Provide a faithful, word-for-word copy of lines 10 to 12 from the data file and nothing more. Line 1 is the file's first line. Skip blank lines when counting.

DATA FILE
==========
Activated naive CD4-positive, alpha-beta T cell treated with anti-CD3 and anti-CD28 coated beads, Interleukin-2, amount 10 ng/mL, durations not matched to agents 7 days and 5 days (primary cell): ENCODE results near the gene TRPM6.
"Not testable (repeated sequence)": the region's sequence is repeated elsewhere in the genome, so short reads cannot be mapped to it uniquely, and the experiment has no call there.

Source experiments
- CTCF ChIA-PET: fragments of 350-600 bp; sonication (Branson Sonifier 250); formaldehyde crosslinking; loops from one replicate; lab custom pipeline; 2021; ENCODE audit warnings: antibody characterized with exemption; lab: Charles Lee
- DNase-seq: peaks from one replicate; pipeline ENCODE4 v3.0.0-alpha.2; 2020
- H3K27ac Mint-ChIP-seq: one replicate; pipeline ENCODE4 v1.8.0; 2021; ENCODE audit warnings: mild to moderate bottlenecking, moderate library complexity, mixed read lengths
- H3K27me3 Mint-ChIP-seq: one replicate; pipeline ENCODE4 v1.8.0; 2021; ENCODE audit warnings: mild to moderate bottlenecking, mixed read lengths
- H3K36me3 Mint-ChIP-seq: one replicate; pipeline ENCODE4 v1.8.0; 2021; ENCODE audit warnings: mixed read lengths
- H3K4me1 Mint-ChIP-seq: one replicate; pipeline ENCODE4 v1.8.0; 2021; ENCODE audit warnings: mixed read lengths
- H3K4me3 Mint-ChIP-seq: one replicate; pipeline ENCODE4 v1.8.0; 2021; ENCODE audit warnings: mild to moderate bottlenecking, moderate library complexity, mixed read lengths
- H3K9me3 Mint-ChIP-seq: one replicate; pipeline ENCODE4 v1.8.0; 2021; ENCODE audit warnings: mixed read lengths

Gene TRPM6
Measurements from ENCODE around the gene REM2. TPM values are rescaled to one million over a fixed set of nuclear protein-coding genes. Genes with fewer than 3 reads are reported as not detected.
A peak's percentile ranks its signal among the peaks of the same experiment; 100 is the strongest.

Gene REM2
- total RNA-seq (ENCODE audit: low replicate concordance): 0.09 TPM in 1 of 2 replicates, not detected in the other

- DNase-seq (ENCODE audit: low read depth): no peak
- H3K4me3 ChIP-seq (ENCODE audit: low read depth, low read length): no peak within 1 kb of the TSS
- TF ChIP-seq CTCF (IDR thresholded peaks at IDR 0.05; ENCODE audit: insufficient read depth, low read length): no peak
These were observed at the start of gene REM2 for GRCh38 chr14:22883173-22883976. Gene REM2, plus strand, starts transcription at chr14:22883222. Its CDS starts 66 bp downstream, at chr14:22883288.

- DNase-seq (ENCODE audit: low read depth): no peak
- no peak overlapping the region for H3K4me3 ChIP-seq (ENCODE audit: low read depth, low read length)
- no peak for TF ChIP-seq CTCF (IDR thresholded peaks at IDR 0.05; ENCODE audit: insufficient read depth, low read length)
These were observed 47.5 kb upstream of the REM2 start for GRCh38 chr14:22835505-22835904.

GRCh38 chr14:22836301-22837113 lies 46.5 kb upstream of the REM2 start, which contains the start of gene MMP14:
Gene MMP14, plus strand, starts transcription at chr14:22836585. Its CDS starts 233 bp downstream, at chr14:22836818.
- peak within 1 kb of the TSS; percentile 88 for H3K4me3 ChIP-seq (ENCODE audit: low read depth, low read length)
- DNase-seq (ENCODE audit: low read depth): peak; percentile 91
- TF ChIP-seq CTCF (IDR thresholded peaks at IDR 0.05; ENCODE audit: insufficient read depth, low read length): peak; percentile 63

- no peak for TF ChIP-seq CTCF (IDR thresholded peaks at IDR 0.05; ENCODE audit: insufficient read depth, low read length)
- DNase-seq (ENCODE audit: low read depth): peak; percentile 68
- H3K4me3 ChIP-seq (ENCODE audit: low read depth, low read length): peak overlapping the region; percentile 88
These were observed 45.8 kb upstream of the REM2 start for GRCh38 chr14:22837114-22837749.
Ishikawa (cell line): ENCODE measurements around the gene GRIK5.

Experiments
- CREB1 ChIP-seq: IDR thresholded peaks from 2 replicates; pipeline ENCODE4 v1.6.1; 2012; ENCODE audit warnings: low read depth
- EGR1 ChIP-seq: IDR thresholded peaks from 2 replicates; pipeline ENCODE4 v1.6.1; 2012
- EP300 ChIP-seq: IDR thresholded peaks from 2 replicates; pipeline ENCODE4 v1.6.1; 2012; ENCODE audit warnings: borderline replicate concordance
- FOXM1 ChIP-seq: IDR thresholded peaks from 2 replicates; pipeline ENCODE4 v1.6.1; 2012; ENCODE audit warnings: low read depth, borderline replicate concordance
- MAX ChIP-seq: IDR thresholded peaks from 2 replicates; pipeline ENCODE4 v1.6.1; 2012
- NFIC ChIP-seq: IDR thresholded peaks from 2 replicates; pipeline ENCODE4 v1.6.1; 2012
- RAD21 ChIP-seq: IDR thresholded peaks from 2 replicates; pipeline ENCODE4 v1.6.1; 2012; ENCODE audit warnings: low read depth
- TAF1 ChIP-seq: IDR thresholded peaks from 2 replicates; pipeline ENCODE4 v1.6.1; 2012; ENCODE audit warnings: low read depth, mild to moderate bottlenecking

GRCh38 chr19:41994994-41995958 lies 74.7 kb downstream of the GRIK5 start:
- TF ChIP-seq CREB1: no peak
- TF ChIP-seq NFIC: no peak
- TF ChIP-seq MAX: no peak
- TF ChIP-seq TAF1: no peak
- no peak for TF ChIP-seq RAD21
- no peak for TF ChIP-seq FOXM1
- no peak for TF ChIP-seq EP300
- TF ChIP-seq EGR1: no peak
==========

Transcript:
- H3K4me3 Mint-ChIP-seq: one replicate; pipeline ENCODE4 v1.8.0; 2021; ENCODE audit warnings: mild to moderate bottlenecking, moderate library complexity, mixed read lengths
- H3K9me3 Mint-ChIP-seq: one replicate; pipeline ENCODE4 v1.8.0; 2021; ENCODE audit warnings: mixed read lengths

Gene TRPM6